Sunday, May 03, 2009

On Meditation

Sharing thoughts about meditation seems like a contradiction. Isn’t meditation all about "taking out the trash" and ridding ourselves of rambling thoughts? Well . . . not necessarily.

Many of us have tried meditation, but grew discouraged and after a time, stopped practicing. Maybe because it seemed boring or we didn’t have time to just sit — but more likely, we decided that we weren’t good at "quieting the mind."

As if that were a realistic goal.

I suggest that we don’t need to quiet the mind any more than we need to plug up a bubbling hot springs. It is the nature of hot springs to bubble and the nature of mind to do the same, boiling off random thought-static, a kind of discharge that may serve a function similar to dreaming.

Thoughts happen. Emotions happen. Weather happens. We may prefer certain thoughts, emotions or weather over others. But none are directly controllable by our will.

Thoughts only become a problem when we mistake them for reality. We live in two worlds: An objective world arising within our nervous system and outside of our bodies, perceived by our senses. We also live in a subjective world of the meanings, associations, fears, beliefs and interpretations we make about that objective world.

Meditation enables us to discover the nature of mind, of thought, and to see them as a sort of illusion, a complication we impose on what the Zen masters call "isness" or "suchness" prior to mind.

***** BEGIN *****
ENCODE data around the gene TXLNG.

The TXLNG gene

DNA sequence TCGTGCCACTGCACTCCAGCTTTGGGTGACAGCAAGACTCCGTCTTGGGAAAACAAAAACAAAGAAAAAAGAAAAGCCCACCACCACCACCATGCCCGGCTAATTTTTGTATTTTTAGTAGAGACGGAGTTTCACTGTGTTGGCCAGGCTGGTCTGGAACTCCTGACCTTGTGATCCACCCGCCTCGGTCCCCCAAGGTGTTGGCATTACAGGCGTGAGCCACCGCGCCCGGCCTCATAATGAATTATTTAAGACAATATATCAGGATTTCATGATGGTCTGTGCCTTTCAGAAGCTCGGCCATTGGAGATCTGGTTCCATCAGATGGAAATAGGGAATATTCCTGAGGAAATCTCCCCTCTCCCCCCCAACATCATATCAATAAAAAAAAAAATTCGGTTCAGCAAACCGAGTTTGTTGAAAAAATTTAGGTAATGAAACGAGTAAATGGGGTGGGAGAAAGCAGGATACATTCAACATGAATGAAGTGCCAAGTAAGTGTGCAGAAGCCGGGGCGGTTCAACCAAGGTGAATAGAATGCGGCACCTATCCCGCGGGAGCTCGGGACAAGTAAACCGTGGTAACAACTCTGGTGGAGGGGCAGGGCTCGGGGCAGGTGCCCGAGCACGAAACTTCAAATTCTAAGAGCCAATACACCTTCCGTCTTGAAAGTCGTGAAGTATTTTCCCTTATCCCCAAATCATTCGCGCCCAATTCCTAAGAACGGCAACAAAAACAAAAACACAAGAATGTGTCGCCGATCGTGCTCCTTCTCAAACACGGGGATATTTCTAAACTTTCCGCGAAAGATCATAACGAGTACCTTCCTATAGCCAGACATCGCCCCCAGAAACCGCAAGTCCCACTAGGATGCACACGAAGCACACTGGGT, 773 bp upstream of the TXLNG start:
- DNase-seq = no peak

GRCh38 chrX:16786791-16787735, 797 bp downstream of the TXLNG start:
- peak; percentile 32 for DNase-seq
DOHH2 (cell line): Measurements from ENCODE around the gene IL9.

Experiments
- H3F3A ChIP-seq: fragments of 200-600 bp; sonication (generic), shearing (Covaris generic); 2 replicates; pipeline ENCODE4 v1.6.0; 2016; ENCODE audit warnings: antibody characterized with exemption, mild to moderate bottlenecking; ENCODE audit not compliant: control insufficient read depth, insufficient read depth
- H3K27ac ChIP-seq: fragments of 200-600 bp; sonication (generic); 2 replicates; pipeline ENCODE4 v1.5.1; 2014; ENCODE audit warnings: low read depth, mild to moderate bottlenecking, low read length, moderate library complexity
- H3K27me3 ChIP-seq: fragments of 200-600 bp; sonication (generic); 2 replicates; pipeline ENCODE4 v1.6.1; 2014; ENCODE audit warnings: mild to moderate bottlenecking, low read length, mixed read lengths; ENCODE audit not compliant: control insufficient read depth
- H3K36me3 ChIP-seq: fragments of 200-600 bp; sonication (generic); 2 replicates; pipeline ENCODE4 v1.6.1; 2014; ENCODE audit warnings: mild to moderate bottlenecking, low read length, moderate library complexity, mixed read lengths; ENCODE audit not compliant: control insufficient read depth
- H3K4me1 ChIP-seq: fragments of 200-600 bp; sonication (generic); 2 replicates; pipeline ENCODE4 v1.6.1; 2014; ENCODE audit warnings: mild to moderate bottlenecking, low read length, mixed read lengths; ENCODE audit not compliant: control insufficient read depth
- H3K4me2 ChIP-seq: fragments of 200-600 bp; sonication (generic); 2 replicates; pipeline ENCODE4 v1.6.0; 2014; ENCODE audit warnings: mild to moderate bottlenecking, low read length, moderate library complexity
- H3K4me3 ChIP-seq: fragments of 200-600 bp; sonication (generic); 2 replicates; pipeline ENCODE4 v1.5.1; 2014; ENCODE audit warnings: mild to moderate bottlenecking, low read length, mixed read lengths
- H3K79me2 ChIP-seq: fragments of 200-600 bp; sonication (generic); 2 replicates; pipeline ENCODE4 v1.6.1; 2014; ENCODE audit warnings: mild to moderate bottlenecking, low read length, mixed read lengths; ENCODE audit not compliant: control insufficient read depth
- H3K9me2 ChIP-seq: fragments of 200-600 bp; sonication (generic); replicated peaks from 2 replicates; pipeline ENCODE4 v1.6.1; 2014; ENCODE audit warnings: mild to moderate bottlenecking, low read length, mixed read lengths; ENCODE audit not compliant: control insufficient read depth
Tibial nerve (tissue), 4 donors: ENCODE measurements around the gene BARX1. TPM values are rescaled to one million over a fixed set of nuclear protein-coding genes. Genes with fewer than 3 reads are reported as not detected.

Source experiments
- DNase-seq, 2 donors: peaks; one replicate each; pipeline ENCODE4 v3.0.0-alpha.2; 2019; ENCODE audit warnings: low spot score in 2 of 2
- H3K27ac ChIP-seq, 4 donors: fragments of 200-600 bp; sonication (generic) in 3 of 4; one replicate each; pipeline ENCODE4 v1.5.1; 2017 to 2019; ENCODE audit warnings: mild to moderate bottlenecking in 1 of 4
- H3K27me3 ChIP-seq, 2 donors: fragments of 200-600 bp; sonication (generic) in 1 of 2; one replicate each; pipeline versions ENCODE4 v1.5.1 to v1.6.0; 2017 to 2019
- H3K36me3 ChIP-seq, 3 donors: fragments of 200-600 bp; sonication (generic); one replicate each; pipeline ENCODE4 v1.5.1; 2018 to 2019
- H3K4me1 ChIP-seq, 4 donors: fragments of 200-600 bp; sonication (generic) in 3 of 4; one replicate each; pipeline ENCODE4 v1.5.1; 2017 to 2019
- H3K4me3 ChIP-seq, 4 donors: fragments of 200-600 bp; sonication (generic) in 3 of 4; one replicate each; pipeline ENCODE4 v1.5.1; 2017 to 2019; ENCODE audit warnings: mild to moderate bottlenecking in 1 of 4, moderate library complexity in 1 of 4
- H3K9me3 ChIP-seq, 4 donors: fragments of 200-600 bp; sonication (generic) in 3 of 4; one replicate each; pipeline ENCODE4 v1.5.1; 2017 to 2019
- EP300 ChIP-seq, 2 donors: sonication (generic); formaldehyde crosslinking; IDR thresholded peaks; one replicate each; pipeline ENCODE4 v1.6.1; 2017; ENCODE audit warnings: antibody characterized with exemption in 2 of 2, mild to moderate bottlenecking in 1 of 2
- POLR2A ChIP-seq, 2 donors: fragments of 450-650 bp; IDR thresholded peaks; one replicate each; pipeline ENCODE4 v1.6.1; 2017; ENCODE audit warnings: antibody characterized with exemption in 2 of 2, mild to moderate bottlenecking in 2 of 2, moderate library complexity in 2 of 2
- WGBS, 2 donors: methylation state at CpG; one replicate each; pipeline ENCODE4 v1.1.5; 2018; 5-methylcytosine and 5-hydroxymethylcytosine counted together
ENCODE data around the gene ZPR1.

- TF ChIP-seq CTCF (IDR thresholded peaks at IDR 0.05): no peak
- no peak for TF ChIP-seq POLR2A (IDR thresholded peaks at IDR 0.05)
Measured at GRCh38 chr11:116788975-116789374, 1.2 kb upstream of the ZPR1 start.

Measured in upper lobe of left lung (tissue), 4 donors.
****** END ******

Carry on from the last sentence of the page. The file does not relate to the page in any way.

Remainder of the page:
Many people both misunderstand and idealize this practice we call meditation. But after all, it is a practice — an exercise — like doing push-ups or learning to juggle. As with any practice, it can be done well or poorly and can improve over time.

Doing push-ups over time will predictably strengthen the upper body. Meditation practice also brings noticeable benefits: an enhanced ability to relax, focus and concentrate; more patience; a sharpening of the senses (as we learn to pay attention); enhanced creativity, self-awareness (shadow-work), and insight into the nature of mind. An experience of no-mind.

Meditation is not, however, a path to enlightenment; rather, from the first moment we sit, meditation is the practice of enlightenment — a fundamental means of adapting the body-mind to an enlightened disposition of non-reactivity.

We sit with spine erect — not leaning forward into the future or backward into the past, but stable in this present moment. Meanwhile, our awareness takes on its ultimate role as Witness: We simply observe arising phenomena: thoughts, emotions, physical sensations. Yet we do not react to any of it; we merely bear witness to passing phenomena. Relaxed. Serene. Simply being aware. Being Awareness.

This is why some Zen masters, when asked "What is enlightenment?" may respond, "Just sitting." When beginners first sit, they fidget, think, react, wonder, daydream. As it turns out, "just sitting" is not so easy.

Most meditators use a technique or device to help focus their wandering attention: We turn our attention to our breath, or to a mantra (repeated inner chant), or to inner sounds (nad yoga), or we gaze at a visual image such as a yantra or mandala or just a single point.